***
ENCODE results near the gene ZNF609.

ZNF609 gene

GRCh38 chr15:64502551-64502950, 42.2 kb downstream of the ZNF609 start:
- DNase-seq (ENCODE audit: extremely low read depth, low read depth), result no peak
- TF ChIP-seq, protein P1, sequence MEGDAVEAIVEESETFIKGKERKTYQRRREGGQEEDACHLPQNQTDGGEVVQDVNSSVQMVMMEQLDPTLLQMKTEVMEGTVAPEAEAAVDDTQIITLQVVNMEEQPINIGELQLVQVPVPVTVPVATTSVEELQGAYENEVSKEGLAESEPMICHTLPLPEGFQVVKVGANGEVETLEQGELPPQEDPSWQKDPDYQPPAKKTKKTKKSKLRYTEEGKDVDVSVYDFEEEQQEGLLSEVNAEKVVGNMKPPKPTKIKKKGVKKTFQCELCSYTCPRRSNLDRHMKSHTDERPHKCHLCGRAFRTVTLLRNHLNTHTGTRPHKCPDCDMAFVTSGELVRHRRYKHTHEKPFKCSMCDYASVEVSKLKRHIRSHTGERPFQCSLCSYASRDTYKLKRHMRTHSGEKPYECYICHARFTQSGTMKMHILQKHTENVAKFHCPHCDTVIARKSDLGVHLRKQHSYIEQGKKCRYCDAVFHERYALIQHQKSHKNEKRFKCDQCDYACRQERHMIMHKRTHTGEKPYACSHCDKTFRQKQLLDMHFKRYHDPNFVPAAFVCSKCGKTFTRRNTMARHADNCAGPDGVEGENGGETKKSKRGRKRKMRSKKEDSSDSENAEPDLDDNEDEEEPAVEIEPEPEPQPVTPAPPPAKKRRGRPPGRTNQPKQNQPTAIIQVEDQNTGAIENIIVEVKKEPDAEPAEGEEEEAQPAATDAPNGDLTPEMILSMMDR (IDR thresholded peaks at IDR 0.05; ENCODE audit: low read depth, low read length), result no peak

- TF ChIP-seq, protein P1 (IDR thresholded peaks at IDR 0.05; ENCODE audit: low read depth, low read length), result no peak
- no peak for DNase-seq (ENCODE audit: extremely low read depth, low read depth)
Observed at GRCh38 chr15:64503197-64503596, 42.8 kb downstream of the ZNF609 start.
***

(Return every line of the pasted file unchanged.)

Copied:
ENCODE results near the gene ZNF609.

ZNF609 gene

GRCh38 chr15:64502551-64502950, 42.2 kb downstream of the ZNF609 start:
- DNase-seq (ENCODE audit: extremely low read depth, low read depth), result no peak
- TF ChIP-seq, protein P1, sequence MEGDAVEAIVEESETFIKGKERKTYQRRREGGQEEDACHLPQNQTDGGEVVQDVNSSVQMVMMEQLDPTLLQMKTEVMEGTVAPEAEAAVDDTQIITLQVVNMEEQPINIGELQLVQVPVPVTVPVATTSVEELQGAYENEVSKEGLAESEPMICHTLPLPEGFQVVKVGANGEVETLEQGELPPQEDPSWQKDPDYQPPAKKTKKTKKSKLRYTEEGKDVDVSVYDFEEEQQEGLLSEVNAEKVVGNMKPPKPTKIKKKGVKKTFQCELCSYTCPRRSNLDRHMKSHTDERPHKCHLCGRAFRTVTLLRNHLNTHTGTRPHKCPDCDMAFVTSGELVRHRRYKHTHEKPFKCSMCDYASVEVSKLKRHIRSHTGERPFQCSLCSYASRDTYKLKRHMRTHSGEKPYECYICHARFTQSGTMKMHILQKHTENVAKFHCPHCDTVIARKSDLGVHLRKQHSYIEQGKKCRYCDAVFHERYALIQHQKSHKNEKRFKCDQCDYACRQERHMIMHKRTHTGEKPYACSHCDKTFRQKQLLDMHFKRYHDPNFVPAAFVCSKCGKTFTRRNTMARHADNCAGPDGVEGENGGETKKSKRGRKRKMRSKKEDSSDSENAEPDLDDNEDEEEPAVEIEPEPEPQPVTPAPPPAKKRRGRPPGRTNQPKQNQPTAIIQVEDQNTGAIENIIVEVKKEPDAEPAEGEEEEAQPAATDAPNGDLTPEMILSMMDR (IDR thresholded peaks at IDR 0.05; ENCODE audit: low read depth, low read length), result no peak

- TF ChIP-seq, protein P1 (IDR thresholded peaks at IDR 0.05; ENCODE audit: low read depth, low read length), result no peak
- no peak for DNase-seq (ENCODE audit: extremely low read depth, low read depth)
Observed at GRCh38 chr15:64503197-64503596, 42.8 kb downstream of the ZNF609 start.